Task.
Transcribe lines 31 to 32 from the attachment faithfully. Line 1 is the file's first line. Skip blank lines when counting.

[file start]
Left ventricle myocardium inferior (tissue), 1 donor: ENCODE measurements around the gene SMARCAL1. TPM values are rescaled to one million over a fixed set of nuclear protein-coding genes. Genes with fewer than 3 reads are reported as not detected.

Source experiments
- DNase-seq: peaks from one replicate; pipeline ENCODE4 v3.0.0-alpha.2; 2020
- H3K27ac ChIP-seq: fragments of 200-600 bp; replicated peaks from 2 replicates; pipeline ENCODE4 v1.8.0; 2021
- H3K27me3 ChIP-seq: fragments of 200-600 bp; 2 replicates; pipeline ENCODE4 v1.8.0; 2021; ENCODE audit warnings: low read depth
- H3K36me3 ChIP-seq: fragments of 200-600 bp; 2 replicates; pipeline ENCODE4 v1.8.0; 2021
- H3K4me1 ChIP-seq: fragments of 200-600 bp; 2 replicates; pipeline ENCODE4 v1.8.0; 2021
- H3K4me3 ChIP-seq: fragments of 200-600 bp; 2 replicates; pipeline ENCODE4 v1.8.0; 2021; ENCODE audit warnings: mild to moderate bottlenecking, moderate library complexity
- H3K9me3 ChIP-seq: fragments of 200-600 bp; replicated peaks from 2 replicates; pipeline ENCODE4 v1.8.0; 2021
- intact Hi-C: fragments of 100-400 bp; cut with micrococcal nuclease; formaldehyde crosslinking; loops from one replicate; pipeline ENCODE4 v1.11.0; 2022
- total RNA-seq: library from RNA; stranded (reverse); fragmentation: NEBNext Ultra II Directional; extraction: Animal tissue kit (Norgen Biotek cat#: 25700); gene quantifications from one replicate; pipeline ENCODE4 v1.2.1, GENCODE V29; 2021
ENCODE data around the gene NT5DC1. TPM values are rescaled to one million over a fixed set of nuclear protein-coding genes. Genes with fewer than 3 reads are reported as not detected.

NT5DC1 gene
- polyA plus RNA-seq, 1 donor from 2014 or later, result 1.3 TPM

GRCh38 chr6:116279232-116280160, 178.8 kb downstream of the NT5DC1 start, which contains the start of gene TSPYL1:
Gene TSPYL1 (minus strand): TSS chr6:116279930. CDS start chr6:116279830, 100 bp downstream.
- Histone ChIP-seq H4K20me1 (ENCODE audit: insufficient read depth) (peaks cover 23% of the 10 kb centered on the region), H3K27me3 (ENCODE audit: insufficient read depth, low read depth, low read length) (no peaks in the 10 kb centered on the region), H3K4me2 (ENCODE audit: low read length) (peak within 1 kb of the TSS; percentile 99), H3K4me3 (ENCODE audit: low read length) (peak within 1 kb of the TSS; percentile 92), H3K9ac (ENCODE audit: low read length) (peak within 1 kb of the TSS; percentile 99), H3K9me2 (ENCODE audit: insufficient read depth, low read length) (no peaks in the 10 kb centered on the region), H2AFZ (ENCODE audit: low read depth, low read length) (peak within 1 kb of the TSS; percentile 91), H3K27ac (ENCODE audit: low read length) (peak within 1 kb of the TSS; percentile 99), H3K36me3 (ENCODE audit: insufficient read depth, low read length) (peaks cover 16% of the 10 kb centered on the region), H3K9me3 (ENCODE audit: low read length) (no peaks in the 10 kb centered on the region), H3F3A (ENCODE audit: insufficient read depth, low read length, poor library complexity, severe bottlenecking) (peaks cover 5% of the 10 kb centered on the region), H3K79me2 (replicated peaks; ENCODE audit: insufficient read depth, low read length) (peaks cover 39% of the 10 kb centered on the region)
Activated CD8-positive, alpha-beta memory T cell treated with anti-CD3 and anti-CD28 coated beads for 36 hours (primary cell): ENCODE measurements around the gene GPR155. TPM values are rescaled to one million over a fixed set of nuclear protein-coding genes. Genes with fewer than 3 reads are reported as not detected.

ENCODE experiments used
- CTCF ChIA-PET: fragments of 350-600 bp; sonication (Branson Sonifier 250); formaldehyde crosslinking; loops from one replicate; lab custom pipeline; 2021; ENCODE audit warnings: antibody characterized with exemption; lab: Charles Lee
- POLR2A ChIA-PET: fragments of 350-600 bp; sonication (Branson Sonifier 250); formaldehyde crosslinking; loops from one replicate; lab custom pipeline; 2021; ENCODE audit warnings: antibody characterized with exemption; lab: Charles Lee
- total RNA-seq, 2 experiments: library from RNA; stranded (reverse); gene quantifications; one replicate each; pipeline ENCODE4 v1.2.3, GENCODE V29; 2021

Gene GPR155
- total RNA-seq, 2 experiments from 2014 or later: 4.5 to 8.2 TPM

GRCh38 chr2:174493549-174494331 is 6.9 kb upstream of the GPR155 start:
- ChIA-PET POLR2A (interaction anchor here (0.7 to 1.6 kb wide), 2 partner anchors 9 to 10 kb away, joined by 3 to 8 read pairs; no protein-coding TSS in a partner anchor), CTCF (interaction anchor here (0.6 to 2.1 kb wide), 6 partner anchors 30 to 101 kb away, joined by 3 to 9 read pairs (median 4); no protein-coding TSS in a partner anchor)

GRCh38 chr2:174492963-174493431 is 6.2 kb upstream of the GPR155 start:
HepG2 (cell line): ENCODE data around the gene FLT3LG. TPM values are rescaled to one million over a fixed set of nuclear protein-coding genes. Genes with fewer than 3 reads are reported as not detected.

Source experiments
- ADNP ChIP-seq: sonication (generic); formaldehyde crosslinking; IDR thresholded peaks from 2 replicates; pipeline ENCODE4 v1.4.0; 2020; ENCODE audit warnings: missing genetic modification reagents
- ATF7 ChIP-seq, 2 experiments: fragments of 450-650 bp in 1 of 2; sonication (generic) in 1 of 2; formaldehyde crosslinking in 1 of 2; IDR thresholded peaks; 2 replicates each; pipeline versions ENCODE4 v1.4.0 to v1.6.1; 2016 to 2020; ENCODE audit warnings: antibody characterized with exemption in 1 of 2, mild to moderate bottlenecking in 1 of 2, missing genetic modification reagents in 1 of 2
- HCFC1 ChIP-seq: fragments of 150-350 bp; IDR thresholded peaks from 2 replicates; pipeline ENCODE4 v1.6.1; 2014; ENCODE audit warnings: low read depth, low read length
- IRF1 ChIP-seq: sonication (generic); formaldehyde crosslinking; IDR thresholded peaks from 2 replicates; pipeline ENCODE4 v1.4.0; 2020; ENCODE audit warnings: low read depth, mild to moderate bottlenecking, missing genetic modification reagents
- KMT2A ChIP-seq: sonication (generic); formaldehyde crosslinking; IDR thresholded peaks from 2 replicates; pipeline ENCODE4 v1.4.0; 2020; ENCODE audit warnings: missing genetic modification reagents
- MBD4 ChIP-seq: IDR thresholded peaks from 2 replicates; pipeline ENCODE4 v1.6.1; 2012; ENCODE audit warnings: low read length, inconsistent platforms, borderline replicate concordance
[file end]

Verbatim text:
- ATF7 ChIP-seq, 2 experiments: fragments of 450-650 bp in 1 of 2; sonication (generic) in 1 of 2; formaldehyde crosslinking in 1 of 2; IDR thresholded peaks; 2 replicates each; pipeline versions ENCODE4 v1.4.0 to v1.6.1; 2016 to 2020; ENCODE audit warnings: antibody characterized with exemption in 1 of 2, mild to moderate bottlenecking in 1 of 2, missing genetic modification reagents in 1 of 2
- HCFC1 ChIP-seq: fragments of 150-350 bp; IDR thresholded peaks from 2 replicates; pipeline ENCODE4 v1.6.1; 2014; ENCODE audit warnings: low read depth, low read length